By Beth Shelburne
JEFFERSON COUNTY, Ala. (WBRC) – Jefferson County District Attorney Danny Carr filed an extraordinary legal pleading Friday in the high-profile capital murder case of Toforest Johnson, urging the Court to set aside Johnson’s conviction and order a new trial. Citing a number of factors, Carr wrote that his “duty to seek justice requires intervention in this case.” Carr’s request for a new trial was joined by the original prosecutor who obtained Johnson’s conviction.
Johnson was convicted and sentenced to death in 1998 in Birmingham for the murder of Deputy Sheriff William G. Hardy, a crime he has always maintained he did not commit. At trial, the State’s only evidence implicating Johnson was testimony from Violet Ellison, a woman who claimed she overheard someone who identified himself as “Toforest” confess to the murder on a three-way jail telephone call. Ellison had never met Johnson, and had never heard his voice.
At a June 2019 hearing in Jefferson County Circuit Court, attorneys for Johnson presented newly-discovered evidence that the State paid Ellison $5,000 for her testimony, a fact that prosecutors had failed to disclose to Johnson’s trial attorneys. But Judge Teresa Pulliam denied Johnson’s request for a new trial in March. His appeal is currently pending in the Alabama Court of Criminal Appeals.
Carr, who has previously declined to discuss the case publicly, filed a “friend of the court” brief in Judge Pulliam’s court Friday stating that “in the interest of justice,” Johnson should be granted a new trial. Carr’s office spent almost nine months reviewing the case files, interviewing witnesses, and consulting with the family of Deputy Hardy.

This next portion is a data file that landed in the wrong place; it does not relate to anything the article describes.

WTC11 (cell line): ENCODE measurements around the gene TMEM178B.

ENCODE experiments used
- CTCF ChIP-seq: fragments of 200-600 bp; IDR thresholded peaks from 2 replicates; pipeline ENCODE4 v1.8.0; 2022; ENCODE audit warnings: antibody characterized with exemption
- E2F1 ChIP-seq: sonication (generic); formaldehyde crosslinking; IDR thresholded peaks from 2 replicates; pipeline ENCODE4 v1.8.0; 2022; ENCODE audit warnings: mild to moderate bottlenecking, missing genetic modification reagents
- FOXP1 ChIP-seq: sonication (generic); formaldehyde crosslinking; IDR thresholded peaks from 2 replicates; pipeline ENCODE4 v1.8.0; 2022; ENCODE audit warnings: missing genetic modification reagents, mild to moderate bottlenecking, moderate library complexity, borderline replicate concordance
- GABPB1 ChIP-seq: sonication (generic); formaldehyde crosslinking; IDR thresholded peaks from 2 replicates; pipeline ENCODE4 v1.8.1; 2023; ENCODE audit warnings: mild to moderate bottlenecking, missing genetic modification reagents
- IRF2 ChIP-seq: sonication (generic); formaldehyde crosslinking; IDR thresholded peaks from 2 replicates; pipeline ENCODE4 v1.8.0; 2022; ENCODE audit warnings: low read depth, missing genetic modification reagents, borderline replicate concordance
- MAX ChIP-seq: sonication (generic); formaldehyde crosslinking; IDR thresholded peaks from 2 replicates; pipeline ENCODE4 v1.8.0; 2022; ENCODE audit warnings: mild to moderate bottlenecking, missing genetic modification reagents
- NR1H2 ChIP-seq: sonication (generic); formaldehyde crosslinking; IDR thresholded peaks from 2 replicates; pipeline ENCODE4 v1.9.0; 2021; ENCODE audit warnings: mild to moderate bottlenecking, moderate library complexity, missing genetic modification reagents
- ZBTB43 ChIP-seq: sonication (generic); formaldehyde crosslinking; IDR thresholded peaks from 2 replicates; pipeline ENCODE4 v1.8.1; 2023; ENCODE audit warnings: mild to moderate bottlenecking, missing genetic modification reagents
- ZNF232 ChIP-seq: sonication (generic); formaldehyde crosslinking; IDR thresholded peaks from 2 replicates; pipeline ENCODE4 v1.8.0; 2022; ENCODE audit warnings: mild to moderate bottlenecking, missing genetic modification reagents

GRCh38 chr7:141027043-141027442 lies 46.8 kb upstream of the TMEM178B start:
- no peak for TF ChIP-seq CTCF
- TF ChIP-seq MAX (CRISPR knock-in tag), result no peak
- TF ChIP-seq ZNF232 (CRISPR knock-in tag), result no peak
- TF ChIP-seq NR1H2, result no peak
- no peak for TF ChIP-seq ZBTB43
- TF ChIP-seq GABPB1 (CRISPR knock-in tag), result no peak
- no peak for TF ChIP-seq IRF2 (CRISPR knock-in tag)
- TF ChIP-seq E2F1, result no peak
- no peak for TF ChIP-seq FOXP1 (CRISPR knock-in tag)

Carr identified a number of concerns about Johnson’s conviction, including that prosecutors in various court proceedings “presented as many as five different theories relative to who shot Deputy Hardy.” Carr also emphasized that alibi witnesses who never testified at Johnson’s trial remembered seeing Johnson across town at the time Deputy Hardy was killed.
Perhaps most significantly, Carr wrote that he had spoken with the lead trial prosecutor at Johnson’s trial, who “expressed concerns about this case” and supported the request for a new trial. According to court filings, the lead prosecutor, Jeff Wallace, had earlier told lawyers on both sides of the case that he had “grave doubts” about Johnson’s guilt. Wallace also testified in Judge Pulliam’s court in 2014 that he did not think the case against Johnson was very strong because it was based only on Ellison’s word.
Carr noted that he sought to intervene in the case now because of his “duty to the Court and the people of Jefferson County,” recognizing that “a prosecutor’s duty is not merely to secure convictions, but to seek justice.”
With the case pending on appeal in the Court of Criminal Appeals, the State is now represented by Attorney General Steve Marshall.
Community leaders praised Carr’s decision Friday.
“I would like to thank DA Carr for his recognition that he has no debts to pay to corrupt criminal justice system practices of the past – and no more so than now, when we have a human life, the life of Toforest Johnson, on the line,” said Scott Douglas, the Executive Director of Greater Birmingham Ministries.
“Toforest never got a fair trial. As Dr. King said, ‘it is always the right time to do right.’”
Johnson’s daughter, Shanaye Poole, said Carr’s support has sparked a new sense of hope in her family.
“We are truly thankful, and although this is a step in the right direction, we plan on pressing on until my father returns home,” Poole said.
Johnson’s legal team also praised Carr’s move.
“The Jefferson County Office of the District Attorney stood up for justice today,” said Ty Alper, one of Johnson’s attorneys. “District Attorney Danny Carr personally led an objective and thorough review of this case. We are very grateful to him, and we certainly agree with his conclusion that Mr. Johnson deserves a new trial in light of the evidence.”